Ebru Baybara Demir, a chef based in Mardin, Turkey, embodies a culinary journey that extends far beyond the art of cooking. Managing her restaurant, reviving ancient grains, and catering events beyond borders, she connects communities, including Syrian refugees, in a city steeped in diverse history.
Demir‘s culinary journey began by chance. When a group of tourists spurned the only restaurant in Mardin, she invited them to her aunt‘s home, sparking a lively communal dining experience. This encounter sparked a movement in which Demir got 21 unemployed women to open their homes to tour groups, which eventually culminated in the establishment of her restaurant, Cercis Murat Konaği. The restaurant injected much-needed economic vitality into an area grappling with high unemployment rates and inspired others in the community to open similar ventures, contributing to Mardin‘s tourism, which skyrocketed from a few thousand visitors annually to several million.
Beyond her restaurant‘s commercial success, Demir delved into social gastronomy. In response to the Syrian war‘s impact on Mardin, she started to train locals and refugees in culinary arts, fostering unity and economic stability. Subsequently, she established an agricultural co-op engaging in diverse food production endeavors, from mushroom cultivation to soap-making. During the aftermath of the earthquakes in southern Turkey she started operating „soul kitchens“ that for six months straight prepared tens of thousands top-notch quality meals for disaster survivors.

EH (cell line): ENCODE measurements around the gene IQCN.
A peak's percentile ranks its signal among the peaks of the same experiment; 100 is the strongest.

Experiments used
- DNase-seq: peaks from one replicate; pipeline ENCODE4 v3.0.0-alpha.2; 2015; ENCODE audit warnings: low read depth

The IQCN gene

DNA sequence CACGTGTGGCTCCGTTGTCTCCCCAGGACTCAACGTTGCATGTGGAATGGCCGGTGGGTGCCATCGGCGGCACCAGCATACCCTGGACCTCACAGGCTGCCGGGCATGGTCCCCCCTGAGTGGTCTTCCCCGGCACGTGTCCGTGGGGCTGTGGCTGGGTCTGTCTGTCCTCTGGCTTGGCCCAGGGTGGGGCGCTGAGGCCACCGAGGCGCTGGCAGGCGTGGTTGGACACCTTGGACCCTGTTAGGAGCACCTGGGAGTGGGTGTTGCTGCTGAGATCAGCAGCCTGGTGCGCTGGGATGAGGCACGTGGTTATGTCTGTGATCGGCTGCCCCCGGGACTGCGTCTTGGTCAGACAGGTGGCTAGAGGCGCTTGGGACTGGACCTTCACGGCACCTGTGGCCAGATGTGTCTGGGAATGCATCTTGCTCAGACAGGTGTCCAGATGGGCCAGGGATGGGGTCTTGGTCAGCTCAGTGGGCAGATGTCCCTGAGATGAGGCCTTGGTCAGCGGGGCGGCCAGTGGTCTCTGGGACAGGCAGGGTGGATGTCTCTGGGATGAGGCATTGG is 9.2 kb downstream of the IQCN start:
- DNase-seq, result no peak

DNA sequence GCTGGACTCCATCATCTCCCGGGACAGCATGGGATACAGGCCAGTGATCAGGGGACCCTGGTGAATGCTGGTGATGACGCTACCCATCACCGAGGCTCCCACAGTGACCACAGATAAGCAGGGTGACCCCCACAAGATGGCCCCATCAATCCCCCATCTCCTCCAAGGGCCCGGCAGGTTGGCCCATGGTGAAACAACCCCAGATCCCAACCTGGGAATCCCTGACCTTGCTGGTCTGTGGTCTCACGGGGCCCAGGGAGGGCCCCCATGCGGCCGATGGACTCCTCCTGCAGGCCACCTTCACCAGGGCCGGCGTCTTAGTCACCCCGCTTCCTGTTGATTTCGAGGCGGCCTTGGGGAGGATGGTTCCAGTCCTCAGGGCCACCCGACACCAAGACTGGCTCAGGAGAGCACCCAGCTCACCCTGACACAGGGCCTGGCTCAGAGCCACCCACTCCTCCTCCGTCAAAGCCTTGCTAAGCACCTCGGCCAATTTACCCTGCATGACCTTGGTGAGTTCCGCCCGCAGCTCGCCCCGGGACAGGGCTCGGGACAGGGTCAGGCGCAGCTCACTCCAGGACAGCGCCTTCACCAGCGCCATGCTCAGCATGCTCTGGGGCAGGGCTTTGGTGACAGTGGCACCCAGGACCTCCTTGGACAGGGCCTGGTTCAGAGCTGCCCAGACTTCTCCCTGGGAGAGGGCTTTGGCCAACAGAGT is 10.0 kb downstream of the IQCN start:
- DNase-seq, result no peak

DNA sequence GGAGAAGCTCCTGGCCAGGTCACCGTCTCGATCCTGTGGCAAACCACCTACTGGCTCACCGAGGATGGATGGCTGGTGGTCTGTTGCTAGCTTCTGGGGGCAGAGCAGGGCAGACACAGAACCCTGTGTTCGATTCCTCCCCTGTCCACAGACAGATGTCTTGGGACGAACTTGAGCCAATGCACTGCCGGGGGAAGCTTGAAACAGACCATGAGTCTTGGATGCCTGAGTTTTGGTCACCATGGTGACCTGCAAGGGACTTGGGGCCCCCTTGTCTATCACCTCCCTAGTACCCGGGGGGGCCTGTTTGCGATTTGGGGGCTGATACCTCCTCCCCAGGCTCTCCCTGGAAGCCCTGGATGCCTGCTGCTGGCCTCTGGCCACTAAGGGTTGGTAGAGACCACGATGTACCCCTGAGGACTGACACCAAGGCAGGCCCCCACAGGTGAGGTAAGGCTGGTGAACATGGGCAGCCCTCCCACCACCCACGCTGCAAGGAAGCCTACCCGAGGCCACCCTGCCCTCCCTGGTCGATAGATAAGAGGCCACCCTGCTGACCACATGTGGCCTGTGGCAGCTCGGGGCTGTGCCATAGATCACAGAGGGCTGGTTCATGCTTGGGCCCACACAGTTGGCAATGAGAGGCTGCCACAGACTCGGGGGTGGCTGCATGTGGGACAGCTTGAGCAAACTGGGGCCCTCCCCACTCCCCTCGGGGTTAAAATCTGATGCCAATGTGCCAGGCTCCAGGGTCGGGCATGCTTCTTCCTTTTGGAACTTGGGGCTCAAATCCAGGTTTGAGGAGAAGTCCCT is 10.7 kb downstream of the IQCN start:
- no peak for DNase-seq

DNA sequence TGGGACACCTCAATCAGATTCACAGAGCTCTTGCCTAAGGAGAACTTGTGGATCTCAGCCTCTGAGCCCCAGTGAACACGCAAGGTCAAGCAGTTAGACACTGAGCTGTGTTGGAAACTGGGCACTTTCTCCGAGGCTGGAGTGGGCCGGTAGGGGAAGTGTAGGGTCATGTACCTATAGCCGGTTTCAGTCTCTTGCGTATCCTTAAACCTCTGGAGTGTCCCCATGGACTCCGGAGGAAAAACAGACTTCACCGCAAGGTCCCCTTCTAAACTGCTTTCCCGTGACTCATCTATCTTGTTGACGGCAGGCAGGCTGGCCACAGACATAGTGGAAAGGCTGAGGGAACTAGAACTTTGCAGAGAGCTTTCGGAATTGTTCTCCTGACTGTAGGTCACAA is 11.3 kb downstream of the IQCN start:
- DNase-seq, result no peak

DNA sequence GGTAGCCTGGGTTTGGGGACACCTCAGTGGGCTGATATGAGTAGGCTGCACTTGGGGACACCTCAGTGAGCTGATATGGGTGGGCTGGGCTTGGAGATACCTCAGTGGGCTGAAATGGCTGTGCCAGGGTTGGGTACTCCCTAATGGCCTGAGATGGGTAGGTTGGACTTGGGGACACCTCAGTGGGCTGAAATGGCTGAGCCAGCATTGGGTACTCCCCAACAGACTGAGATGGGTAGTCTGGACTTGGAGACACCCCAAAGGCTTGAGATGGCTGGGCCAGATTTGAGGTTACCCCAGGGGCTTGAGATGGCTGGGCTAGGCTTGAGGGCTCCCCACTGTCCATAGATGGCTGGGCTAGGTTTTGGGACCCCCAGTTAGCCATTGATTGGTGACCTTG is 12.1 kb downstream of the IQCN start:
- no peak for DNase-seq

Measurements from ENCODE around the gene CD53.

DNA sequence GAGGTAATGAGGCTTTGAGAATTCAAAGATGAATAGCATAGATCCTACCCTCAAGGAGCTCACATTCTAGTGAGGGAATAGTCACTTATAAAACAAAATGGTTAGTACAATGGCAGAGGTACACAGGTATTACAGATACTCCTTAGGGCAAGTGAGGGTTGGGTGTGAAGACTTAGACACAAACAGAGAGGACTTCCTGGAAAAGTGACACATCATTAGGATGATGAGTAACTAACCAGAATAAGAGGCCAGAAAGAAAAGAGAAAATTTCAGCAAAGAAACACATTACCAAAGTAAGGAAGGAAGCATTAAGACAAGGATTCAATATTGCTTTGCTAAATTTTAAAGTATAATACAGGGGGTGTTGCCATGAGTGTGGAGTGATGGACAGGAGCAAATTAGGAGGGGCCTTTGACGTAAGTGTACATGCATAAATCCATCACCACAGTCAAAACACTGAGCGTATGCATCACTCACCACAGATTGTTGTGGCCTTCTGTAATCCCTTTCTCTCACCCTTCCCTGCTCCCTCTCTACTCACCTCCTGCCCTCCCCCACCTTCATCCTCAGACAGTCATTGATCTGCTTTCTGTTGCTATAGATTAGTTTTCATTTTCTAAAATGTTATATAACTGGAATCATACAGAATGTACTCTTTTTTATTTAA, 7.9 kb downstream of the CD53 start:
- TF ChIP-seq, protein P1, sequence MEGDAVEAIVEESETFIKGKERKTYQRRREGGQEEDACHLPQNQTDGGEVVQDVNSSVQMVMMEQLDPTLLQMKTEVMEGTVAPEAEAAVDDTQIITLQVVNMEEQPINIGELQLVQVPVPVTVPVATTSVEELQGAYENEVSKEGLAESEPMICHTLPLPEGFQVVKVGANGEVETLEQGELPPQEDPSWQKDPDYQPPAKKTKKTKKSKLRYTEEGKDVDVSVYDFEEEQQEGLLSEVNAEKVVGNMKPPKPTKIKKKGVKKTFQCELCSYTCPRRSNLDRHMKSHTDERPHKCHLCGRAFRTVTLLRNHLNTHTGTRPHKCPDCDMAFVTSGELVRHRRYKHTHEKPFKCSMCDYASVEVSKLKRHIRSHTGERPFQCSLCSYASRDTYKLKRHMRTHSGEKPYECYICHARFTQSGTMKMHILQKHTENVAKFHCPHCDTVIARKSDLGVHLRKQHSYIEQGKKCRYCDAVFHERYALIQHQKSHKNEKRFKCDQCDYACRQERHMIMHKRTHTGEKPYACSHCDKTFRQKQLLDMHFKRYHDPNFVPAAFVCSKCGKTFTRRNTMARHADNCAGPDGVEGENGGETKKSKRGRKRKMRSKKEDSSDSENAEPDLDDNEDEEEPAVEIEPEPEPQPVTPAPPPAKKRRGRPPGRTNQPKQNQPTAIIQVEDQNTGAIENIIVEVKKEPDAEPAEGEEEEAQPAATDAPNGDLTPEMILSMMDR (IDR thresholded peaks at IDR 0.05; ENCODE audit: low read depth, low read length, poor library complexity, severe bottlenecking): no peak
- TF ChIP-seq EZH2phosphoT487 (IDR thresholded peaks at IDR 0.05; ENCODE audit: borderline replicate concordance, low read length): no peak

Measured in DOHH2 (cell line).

Through her various initiatives she has made a huge contribution to the emancipation and empowerment of women in Mardin, evolving from a patriarchal culture to one of newfound opportunity and independence.
Her exceptional efforts in empowering women in gastronomy earned her the 2023 Basque Culinary World prize. With the prize money, Demir plans to open a cafe managed by Turkish and Syrian chefs, redirecting profits to sustain soul kitchen operations, which now provide meals to schoolchildren.